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Location & Geology

The Parish of Radley (National Grid Reference SU 525 990) is an area measuring approximately 3km east-to-west by 4.5km north-to-south in the Thames valley just south of Oxford. The topography is fairly uniform with the land sloping from 93m above mean sea level in the northwest (Sugworth) to 52 metres above msl along the River Thames, which marks the eastern and southern boundaries of the parish.

Radley lies on the narrow belt of 140 million year old Kimmeridge Clay, which, in southern England, extends from Aylesbury through Abingdon and Swindon. This belt marks the southern edge of the Upper Jurassic rocks which extend in a broad band across the SE midlands. At Radley, this is overlaid with alluvium with first terrace sand and gravel deposits to the south, which have been extensively worked over many years; and older second terrace deposits to the north. However, in other parts of Oxfordshire, as well as in Wiltshire and Dorset, Upper Jurassic clay beds, in the course of being mined for the production of bricks, have proved to be a rich source of dinosaur remains.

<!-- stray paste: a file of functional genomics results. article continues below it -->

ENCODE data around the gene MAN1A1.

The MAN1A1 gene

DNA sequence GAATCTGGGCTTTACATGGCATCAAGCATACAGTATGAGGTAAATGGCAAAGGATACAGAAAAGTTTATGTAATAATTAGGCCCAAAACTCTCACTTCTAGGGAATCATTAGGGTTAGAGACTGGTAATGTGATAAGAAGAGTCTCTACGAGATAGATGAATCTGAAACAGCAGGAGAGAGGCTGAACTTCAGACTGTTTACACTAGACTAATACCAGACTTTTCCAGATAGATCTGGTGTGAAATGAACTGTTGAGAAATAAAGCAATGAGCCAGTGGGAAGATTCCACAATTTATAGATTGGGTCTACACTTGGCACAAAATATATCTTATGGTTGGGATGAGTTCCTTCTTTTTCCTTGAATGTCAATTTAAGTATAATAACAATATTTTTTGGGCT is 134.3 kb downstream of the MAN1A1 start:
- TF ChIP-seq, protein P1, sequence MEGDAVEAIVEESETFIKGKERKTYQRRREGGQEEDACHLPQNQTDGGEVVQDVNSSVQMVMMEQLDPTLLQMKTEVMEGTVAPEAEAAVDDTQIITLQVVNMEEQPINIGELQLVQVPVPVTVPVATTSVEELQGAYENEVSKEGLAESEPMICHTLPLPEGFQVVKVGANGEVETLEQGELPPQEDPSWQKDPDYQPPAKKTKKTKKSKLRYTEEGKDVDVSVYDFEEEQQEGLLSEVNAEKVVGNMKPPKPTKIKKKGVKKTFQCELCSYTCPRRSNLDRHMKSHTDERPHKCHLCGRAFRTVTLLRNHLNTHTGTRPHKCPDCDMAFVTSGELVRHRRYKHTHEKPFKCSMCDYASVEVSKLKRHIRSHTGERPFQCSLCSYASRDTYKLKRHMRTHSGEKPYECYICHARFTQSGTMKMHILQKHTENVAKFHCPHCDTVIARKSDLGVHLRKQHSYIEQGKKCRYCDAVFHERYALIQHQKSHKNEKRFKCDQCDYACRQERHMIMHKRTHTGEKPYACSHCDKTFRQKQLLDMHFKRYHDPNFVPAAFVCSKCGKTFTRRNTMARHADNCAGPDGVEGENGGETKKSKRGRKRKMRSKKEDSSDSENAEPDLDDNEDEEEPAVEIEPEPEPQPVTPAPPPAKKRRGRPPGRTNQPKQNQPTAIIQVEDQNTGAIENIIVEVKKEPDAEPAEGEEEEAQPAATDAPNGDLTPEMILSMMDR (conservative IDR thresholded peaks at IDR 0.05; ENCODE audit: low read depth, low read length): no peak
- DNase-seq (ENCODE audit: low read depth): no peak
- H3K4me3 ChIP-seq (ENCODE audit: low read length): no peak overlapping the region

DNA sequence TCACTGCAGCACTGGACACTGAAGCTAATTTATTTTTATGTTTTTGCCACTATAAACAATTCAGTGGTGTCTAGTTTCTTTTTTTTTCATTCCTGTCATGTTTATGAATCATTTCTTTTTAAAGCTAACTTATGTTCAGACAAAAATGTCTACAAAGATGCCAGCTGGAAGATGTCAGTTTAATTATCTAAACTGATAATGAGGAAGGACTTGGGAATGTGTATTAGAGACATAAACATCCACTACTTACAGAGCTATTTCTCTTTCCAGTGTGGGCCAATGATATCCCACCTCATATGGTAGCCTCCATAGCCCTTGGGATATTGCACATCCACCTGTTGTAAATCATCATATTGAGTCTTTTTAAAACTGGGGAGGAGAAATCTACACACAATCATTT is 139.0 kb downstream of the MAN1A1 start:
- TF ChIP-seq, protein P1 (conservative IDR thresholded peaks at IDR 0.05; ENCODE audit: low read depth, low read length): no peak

Across the river, to the south of Radley, in the parish of Culham, the underlying rocks are of the more recent Cretaceous period.

Even up to the present day, the geology of southern Radley is being altered by man through the extraction of sand and gravel and the infilling of the pits with pulverised fuel ash (PFA) from Didcot Power Station.

Other Links

Natural England, Geology of Oxfordshire

Oxford University Museum of Natural History. The Oxfordshire Dinosaurs


The Geology of Oxfordshire

Philip Powell

Published by The Dovecote Press Ltd, Stanbridge, Dorset, 2005

ISBN 1 904349 19 6


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